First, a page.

One of the first things that struck me about living here in Zanzibar was the amount of wood and timber products that are used on a daily basis.  Within the first few weeks of living here, I ran into this sight:

Yes, that is a giant pile of logs obstructing the street.  Imagine my shock when I rounded the corner and ran into that. The logs, I found out later, were for a bakery I live next to that literally burns tons of logs a week.  Wood products are very high in demand here.

I was browsing the internet late one night and I happened upon an organization based in eastern Kenya called Komaza, which is a Swahili verb meaning “promote development; encourage growth.”  Komaza works with farmers who live in areas with poor soil to plant trees, which they eventually harvest to sell as highly profitable wood and timber products.  They loan them the seed and capital through microcredit and offer the technical know-how and services to bring their products to market.  In the interim while the trees are growing, they also loan seed for hardy, drought resistant plants that the farmers can sell to make an income, as well as use to feed their families (like mung beans).  It is a very interesting model.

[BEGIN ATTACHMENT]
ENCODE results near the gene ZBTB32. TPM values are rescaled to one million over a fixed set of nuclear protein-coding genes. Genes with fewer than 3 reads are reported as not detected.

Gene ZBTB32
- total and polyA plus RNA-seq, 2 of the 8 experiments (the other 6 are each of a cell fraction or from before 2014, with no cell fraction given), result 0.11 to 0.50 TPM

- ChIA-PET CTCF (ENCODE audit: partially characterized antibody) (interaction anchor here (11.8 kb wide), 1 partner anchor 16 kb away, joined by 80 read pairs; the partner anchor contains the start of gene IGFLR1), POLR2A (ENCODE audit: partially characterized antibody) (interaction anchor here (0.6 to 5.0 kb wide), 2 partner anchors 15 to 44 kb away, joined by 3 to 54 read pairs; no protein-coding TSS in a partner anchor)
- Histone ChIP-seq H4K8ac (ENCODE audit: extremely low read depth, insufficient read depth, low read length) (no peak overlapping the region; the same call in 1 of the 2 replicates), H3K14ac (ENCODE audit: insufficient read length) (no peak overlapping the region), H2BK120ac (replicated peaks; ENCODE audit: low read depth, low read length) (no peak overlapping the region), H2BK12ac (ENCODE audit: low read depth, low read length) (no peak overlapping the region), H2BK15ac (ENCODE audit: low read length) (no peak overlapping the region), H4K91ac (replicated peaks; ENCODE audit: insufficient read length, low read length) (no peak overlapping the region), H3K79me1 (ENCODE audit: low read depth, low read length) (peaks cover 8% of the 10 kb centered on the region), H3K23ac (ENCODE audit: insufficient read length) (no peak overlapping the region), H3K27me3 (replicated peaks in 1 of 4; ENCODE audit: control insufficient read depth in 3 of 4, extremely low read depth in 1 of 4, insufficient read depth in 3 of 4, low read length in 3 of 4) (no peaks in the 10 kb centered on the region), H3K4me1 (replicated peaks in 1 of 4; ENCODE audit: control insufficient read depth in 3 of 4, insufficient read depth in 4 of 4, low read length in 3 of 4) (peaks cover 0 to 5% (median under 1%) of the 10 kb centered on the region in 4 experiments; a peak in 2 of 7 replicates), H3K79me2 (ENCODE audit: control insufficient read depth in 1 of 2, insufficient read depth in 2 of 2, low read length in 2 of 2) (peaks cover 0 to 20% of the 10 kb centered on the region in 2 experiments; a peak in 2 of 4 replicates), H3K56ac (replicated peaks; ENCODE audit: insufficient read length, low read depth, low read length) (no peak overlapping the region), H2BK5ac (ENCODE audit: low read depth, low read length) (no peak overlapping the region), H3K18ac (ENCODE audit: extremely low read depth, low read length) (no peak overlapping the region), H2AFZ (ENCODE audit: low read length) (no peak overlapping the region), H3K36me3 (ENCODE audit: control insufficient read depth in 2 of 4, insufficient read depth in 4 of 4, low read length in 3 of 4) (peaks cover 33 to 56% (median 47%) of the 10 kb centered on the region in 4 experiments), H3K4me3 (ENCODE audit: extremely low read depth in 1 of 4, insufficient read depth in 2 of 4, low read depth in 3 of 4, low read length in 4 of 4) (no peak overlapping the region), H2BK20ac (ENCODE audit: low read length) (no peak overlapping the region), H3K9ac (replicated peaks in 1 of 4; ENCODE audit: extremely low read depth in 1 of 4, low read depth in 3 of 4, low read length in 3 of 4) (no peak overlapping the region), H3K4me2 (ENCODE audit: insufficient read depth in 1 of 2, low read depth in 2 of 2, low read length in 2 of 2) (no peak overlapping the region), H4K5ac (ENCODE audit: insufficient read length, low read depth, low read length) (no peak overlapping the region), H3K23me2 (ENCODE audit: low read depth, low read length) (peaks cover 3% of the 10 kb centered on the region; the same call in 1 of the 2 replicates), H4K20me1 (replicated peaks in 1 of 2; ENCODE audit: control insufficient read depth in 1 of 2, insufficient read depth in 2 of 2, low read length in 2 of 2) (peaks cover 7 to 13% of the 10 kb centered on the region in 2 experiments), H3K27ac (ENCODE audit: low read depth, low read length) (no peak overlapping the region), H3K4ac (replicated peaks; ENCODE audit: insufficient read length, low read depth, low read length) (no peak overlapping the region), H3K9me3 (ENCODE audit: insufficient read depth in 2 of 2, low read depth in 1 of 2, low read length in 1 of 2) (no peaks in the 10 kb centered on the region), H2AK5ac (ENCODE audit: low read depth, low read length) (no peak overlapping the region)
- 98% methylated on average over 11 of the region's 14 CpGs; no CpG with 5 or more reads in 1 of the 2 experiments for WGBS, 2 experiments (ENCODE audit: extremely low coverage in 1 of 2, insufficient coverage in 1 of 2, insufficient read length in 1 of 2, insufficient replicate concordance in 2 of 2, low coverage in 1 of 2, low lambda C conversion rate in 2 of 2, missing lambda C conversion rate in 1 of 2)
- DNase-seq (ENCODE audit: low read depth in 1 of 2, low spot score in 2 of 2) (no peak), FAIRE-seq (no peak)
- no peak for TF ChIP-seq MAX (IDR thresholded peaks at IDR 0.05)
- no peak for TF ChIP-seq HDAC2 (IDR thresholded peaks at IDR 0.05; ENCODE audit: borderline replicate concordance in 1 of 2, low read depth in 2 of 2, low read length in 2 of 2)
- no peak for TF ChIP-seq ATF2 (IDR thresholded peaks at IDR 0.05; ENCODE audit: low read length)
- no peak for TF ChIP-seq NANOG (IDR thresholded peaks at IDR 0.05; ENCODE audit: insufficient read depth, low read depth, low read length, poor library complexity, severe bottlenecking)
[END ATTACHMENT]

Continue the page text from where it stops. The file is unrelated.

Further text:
This region in Kenya where Komaza is working and Zanzibar (as well as much of East Africa) have quite a bit in common, including a very high demand for wood products.  Every single one of my neighbors cooks with charcoal. Similarly, Zanzibar also faces severe deforestation, and central Zanzibar has poor, infertile soil like in the area of eastern Kenya where Komaza works.

Check out this very cool video about Komaza:


One thought on “KOMAZA

  1. Pingback: Charcoal and Microfinance « Ndoto ya Kidege

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